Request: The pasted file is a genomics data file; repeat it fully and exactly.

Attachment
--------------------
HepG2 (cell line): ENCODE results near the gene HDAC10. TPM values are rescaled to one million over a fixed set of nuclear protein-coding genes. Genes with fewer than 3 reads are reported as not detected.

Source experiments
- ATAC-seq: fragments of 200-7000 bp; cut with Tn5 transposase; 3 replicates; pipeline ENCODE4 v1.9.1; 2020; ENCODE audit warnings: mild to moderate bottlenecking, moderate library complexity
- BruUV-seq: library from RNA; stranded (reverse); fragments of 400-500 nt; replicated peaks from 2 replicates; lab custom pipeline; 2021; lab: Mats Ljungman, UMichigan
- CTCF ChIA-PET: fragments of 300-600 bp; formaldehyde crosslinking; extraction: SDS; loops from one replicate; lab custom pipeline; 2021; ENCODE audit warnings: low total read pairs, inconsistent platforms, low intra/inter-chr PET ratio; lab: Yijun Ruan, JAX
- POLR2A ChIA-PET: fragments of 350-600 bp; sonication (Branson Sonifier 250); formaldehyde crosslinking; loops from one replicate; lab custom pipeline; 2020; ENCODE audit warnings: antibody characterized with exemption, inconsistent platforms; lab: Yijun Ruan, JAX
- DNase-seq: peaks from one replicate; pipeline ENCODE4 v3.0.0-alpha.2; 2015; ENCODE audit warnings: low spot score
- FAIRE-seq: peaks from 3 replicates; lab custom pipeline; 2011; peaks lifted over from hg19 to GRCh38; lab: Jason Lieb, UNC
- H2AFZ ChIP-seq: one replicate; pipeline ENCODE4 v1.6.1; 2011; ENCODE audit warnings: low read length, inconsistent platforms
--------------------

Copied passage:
HepG2 (cell line): ENCODE results near the gene HDAC10. TPM values are rescaled to one million over a fixed set of nuclear protein-coding genes. Genes with fewer than 3 reads are reported as not detected.

Source experiments
- ATAC-seq: fragments of 200-7000 bp; cut with Tn5 transposase; 3 replicates; pipeline ENCODE4 v1.9.1; 2020; ENCODE audit warnings: mild to moderate bottlenecking, moderate library complexity
- BruUV-seq: library from RNA; stranded (reverse); fragments of 400-500 nt; replicated peaks from 2 replicates; lab custom pipeline; 2021; lab: Mats Ljungman, UMichigan
- CTCF ChIA-PET: fragments of 300-600 bp; formaldehyde crosslinking; extraction: SDS; loops from one replicate; lab custom pipeline; 2021; ENCODE audit warnings: low total read pairs, inconsistent platforms, low intra/inter-chr PET ratio; lab: Yijun Ruan, JAX
- POLR2A ChIA-PET: fragments of 350-600 bp; sonication (Branson Sonifier 250); formaldehyde crosslinking; loops from one replicate; lab custom pipeline; 2020; ENCODE audit warnings: antibody characterized with exemption, inconsistent platforms; lab: Yijun Ruan, JAX
- DNase-seq: peaks from one replicate; pipeline ENCODE4 v3.0.0-alpha.2; 2015; ENCODE audit warnings: low spot score
- FAIRE-seq: peaks from 3 replicates; lab custom pipeline; 2011; peaks lifted over from hg19 to GRCh38; lab: Jason Lieb, UNC
- H2AFZ ChIP-seq: one replicate; pipeline ENCODE4 v1.6.1; 2011; ENCODE audit warnings: low read length, inconsistent platforms